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controversial technologies. >> armstrong: we are interested in the mental health are you saying the latest from the president is going to stop people who have issues from mental health that people are aware of for them to have access to firearms? >> the key that you just had is there is no silver bullet. no pun intended it just happens to be you cannot stop crying. you can do the best that you can, just because you cannot stop all crime does not mean that you should try and prevent the smell of crime through local change in policies.>> armstrong: i know you are doing your best effort to get support and credibility with what the president is doing but i want to go back to my earlier statement. it is just a band-aid. >> i wouldn't say a band-aid. i would call it progress. >> armstrong: so you are
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guns, innocent people being shot. it will be less of because it is going to take >> the word preventative. >> armstrong: delayed:slow down? stopped? what is the word? >> i would say thwarted in the sense that it would be ramped up in the sense that it might be curbed.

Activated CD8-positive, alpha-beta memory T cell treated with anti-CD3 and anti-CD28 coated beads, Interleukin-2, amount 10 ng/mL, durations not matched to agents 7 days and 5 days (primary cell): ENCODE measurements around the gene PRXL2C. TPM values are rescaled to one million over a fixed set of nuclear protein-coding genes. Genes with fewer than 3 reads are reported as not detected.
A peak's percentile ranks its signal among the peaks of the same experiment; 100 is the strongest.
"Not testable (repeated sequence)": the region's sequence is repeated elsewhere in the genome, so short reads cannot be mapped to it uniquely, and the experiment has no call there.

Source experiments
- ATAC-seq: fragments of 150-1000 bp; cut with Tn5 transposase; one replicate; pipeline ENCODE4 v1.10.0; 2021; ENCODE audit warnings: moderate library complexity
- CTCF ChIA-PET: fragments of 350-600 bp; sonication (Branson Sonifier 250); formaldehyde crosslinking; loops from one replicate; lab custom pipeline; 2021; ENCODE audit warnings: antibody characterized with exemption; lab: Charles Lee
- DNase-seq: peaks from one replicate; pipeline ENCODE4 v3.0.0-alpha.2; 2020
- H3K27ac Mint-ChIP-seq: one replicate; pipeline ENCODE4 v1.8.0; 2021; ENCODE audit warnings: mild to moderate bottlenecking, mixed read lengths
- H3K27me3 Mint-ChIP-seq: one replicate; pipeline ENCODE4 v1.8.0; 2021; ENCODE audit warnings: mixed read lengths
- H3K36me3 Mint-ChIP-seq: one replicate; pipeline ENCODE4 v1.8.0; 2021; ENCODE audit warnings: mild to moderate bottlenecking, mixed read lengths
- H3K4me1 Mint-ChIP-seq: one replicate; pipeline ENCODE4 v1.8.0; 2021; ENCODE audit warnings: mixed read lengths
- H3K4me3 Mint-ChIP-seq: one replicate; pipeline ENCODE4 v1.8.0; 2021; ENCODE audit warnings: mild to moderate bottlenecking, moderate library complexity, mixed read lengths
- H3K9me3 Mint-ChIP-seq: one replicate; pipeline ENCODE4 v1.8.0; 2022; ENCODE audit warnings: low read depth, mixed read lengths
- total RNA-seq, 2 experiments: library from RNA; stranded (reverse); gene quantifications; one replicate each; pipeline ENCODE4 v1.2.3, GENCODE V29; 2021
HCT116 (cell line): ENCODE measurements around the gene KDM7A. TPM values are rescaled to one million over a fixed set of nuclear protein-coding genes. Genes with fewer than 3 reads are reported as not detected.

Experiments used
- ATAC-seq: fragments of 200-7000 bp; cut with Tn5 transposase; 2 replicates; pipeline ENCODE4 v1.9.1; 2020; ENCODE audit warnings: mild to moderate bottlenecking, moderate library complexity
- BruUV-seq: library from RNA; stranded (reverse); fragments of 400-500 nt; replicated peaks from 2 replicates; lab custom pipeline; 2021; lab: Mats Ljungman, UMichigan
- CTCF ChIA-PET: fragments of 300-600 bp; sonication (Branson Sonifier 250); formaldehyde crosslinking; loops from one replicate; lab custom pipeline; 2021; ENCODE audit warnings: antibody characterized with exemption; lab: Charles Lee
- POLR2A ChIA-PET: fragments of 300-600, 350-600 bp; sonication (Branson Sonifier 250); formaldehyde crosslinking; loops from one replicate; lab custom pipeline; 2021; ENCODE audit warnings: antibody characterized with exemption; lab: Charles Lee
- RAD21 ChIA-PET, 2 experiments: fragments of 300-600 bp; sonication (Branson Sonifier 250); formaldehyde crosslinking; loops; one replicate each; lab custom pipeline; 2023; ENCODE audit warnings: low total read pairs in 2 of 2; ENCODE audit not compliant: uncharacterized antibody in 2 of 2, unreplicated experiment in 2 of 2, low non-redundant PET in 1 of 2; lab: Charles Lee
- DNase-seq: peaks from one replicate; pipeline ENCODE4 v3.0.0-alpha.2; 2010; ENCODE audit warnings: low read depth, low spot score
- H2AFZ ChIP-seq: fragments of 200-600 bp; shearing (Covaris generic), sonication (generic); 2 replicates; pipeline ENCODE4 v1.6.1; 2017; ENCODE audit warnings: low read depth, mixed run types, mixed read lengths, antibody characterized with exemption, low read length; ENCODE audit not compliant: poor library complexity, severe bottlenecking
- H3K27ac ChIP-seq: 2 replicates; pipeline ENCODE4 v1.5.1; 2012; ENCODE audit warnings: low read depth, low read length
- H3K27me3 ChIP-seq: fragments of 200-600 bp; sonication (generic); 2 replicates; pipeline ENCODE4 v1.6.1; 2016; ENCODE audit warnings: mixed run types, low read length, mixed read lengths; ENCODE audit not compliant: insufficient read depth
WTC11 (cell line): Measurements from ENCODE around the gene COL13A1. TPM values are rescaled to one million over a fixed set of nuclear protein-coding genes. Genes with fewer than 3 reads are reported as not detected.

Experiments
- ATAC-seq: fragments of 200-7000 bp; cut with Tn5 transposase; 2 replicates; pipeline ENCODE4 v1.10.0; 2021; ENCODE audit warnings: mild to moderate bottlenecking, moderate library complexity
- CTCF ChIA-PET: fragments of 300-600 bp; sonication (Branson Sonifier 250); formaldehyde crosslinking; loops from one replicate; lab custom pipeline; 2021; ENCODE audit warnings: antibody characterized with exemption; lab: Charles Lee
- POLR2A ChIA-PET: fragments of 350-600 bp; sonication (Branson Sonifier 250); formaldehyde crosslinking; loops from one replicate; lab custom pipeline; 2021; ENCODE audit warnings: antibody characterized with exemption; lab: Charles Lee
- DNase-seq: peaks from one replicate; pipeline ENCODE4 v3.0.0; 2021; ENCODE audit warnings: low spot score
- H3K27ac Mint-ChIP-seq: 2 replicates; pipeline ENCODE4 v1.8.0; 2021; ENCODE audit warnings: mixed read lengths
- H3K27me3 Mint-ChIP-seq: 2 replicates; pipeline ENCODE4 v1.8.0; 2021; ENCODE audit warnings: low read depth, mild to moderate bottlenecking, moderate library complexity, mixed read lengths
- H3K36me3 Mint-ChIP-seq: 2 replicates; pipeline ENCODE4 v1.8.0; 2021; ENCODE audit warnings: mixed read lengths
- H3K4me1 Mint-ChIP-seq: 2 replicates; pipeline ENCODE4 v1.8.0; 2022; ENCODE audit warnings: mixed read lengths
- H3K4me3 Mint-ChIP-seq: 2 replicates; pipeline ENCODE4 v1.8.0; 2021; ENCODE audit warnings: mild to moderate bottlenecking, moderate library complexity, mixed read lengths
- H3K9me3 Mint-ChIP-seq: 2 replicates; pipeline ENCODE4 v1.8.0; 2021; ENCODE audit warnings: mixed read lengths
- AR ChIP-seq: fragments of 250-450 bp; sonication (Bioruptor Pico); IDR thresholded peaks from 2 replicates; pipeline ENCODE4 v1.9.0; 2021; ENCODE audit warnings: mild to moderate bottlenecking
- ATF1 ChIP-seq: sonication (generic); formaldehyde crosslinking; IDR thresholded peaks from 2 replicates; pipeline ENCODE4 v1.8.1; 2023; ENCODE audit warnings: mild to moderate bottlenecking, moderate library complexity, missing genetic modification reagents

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remember it might be and it jesus made two references to the word tribulation. we dealt with one of them last week when he said in john 16:33. he said, in me you will have peace. but in the world, you will have tribulation. he said he can but it me you will have peace, but in the
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tribulation." the word world is the social order. so he was saying that tribulation, even though you are a christian, even though you are a believer, even though you have a relationship with god you are not exempt from the realities of human experience. love the minute of wisdom. you know it is true. in your life you are going to have tribulations. buckle down because it makes you who you are. i cannot thank you enough, what is the website for us again. >> dcconcealedweapons.com >> i want to thank all of those who came and for the production team that look good and make me sound good, nobody gets to where they are by myself and i want to wish them